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"I think that I shall never see a poem lovely as a tree." Helmut Gerth would likely agree with American poet Joyce Kilmer's sentiments. Over the past two decades, Gerth has returned again and again to his muse — the Morgan Arboretum — for inspiration for his watercolour paintings.
On November 29 and 30, Gerth is holding a benefit exhibition and sale for the Macdonald Campus facility at his home.
"As emeritus director of the Morgan Arboretum, I felt that this was something I had an obligation to do," said Gerth.
Gerth will be showing over 100 of his artworks, framed and unframed. One third of the proceeds will go to the Arboretum.
Saturday, November 29 and Sunday, November 30 from 10 am to 4 pm, 87 Pointe-Claire Avenue, Pointe-Claire. Information: (514) 695-7477.
It's the logo that says it all: the Mister Steer bull's head, glaring out at passersby on Ste. Catherine Street. Not a place of subtlety, this. Considered by some to be the best burger in Montreal, the Steerburger is more than meat on a bun: it is a perfectly grilled beef patty so thick as to be almost spherical, served with a side of Suzy Q fries. These are cut in such a way that they resemble golden fried spaghetti more than anything derived from a potato.
1198 Ste. Catherine West, 866-3233.
In an article published in the McGill Reporter (February 10, 2000), I described the changing nature of scholarly communication, especially in scientific journal literature. The occasion was the funding provided under the Canadian Foundation for Innovation for the Canadian National Site Licensing Project (CNSLP) being implemented at McGill and at more than 60 other colleges and universities across Canada. This national initiative provides access to thousands of electronic journals, particularly in the area of science, technology and medicine. During the three years since CNSLP was implemented, the McGill scholarly community has benefitted significantly from improved access to scientific journal literature. When the "proof of concept" grant ended in the spring of 2003, the library assumed full financial responsibility. Costs increased from approximately $200,000 annually to $1.2 million.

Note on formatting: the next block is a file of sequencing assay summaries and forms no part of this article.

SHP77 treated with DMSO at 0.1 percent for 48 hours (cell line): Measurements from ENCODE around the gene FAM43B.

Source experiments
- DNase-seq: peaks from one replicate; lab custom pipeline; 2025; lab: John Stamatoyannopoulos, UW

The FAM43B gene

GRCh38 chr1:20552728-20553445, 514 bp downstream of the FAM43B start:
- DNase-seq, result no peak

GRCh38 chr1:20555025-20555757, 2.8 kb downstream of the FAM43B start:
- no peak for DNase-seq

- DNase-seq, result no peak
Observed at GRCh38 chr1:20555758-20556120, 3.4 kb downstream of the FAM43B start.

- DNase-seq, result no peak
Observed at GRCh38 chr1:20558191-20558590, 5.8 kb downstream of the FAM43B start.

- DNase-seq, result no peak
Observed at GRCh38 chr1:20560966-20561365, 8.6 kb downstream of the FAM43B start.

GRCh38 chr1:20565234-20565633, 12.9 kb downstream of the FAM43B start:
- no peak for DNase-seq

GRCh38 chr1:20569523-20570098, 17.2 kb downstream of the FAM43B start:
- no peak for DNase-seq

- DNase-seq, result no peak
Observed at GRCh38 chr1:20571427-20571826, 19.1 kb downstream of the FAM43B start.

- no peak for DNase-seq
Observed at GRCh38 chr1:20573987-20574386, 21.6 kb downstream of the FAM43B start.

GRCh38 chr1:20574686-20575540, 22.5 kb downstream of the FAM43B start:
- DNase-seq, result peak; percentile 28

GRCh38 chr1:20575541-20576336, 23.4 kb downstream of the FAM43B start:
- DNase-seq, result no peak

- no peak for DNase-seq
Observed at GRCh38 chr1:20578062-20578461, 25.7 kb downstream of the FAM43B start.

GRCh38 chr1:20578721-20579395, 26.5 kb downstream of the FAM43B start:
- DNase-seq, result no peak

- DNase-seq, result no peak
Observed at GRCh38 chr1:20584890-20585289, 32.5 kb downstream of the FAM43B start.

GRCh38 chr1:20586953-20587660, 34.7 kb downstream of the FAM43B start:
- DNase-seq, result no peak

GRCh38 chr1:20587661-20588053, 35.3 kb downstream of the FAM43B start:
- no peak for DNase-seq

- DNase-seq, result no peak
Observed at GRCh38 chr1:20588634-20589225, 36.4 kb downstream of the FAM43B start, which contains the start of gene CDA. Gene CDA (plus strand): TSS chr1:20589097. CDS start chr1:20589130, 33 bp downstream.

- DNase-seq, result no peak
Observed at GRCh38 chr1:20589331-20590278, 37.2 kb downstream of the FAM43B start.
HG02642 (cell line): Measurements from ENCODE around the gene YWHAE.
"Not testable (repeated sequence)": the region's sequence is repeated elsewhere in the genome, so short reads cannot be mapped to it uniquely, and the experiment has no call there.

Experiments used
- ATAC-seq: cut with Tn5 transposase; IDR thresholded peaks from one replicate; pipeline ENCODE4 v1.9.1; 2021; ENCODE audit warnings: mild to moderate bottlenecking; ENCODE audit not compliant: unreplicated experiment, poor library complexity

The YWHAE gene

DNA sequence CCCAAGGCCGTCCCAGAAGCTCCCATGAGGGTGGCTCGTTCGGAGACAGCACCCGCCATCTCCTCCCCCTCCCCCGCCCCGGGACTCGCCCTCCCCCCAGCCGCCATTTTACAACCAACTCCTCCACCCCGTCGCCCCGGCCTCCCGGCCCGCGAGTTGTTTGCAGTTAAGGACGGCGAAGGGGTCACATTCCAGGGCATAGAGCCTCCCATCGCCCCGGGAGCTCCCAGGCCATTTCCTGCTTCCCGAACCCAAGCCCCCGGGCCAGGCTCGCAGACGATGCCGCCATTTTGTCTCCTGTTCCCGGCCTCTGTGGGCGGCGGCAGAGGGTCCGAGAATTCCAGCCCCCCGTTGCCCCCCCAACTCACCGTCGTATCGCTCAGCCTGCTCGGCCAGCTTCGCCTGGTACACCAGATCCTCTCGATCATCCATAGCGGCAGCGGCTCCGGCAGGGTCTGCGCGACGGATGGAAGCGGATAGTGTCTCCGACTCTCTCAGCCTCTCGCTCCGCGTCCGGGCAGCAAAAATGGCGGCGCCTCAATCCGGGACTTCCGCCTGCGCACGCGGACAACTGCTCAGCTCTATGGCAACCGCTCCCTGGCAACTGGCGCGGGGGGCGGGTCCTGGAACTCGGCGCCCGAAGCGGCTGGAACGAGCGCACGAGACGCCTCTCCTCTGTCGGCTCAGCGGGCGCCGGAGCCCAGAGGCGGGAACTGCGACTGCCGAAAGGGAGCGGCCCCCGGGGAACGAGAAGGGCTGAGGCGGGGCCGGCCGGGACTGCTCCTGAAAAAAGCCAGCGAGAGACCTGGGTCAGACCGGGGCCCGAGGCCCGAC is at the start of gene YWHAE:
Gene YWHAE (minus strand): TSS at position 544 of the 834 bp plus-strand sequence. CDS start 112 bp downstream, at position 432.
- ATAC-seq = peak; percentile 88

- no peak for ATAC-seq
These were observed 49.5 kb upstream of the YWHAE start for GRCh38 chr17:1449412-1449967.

In my earlier article, the CNSLP was referred to as a mid-term strategy. It helped libraries continue to subscribe to very expensive journals purchased en bloc from large commercial publishers. In doing so, it sustained a model of scholarly communication that was evolving from print to electronic form, but at a very high cost: $70 million over three years. Researchers and governments are beginning to question the sustainability of the costs of the present system of scholarly communication, and some are claiming that the system is deeply flawed. But does it really need fixing? The creation, reviewing and publishing of scientific literature is working, and, many researchers would agree that the system is viable. However, from the point of view of many existing agencies — from the U.S. National Institutes of Health to the Open Society Institute — the system has become dysfunctional. Journals are rising in price well beyond reasonable increases in the costs of publishing. These journals are sold in bundles that shift control of access, choice and price from the academy to commercial publishers. This marketing strategy, known as the Big Deal, offers the entire output of a publisher at a fixed price, usually with an inducement to buy only the electronic version.